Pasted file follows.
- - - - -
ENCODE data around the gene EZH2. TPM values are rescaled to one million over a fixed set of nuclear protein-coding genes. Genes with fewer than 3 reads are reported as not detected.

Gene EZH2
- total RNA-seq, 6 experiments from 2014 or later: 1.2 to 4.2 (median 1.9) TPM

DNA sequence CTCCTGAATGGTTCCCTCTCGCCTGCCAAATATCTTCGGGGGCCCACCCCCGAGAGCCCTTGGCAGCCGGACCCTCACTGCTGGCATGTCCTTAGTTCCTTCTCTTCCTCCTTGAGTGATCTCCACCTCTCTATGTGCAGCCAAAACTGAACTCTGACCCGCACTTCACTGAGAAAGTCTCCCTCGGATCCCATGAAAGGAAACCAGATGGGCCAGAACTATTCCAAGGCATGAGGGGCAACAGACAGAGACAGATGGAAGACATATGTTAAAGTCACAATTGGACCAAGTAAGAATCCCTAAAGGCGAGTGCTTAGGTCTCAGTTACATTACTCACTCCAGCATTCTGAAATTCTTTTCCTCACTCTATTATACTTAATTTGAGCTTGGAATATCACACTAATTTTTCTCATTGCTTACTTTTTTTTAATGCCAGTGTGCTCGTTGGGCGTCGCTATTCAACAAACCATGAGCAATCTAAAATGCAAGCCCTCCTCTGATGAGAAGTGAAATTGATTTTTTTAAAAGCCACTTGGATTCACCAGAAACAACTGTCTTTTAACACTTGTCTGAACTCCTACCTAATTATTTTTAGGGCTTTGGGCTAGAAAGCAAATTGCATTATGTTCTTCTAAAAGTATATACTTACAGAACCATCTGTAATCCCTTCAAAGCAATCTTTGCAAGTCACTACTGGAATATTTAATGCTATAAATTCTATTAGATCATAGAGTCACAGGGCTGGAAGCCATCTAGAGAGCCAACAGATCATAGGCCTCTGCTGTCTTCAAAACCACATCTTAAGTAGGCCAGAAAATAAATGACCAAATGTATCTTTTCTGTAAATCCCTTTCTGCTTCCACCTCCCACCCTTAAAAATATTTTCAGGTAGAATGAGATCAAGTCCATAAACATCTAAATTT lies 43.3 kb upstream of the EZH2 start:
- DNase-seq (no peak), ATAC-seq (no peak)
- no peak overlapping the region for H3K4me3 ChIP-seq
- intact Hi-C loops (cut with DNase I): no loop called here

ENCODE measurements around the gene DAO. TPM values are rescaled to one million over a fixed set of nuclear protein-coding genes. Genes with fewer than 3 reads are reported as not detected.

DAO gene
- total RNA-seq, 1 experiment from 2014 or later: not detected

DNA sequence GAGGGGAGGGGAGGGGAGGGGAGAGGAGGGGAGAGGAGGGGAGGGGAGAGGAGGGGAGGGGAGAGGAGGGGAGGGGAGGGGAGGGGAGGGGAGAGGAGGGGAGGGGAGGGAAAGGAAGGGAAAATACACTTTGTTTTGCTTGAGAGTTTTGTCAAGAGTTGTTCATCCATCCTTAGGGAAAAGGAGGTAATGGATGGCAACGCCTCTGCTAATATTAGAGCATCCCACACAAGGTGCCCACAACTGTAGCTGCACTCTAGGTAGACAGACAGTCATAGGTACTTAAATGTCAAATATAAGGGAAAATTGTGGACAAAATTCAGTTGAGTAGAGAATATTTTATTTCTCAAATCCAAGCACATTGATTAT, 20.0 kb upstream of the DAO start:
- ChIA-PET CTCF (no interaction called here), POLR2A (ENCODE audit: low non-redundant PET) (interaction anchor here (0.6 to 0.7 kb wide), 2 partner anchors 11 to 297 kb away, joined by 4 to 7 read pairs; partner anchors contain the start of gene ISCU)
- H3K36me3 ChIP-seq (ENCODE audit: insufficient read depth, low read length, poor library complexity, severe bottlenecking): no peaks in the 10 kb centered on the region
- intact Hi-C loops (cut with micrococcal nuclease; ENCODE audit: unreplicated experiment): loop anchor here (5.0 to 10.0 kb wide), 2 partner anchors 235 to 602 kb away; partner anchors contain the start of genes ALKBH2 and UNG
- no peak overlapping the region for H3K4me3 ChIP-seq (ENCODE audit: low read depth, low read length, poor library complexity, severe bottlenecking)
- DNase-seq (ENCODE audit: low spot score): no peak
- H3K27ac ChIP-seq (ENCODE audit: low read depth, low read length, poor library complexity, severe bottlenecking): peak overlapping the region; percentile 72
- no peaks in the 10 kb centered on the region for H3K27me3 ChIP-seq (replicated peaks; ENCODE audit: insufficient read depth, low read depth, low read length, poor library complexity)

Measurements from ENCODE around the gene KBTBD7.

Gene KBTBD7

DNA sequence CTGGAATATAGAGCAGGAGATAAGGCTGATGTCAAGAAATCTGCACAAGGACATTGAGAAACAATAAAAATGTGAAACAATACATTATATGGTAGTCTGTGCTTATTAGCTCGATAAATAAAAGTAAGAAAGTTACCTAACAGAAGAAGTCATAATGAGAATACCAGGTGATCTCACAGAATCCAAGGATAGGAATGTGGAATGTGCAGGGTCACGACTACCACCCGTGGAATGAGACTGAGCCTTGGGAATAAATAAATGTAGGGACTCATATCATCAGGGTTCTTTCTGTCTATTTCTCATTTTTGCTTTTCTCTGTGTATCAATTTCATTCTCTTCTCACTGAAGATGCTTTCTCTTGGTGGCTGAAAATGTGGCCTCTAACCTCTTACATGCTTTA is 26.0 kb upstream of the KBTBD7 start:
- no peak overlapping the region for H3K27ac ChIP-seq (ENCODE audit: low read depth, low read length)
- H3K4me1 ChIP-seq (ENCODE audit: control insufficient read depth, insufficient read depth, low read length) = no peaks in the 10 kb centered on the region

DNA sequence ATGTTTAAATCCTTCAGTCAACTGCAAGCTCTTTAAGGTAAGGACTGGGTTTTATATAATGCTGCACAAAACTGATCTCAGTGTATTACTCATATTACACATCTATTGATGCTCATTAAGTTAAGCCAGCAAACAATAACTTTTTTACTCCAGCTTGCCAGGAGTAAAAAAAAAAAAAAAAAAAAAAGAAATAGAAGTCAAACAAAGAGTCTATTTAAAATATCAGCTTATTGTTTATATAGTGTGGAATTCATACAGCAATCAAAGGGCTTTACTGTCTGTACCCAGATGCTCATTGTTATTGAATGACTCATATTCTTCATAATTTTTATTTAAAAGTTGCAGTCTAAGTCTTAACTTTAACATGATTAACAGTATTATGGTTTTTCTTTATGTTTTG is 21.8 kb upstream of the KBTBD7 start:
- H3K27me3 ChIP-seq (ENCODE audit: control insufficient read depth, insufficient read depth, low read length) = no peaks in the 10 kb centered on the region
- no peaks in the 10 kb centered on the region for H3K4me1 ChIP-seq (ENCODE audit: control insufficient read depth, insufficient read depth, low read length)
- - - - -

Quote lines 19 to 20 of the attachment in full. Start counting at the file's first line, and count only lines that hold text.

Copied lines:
Measurements from ENCODE around the gene KBTBD7.

Gene KBTBD7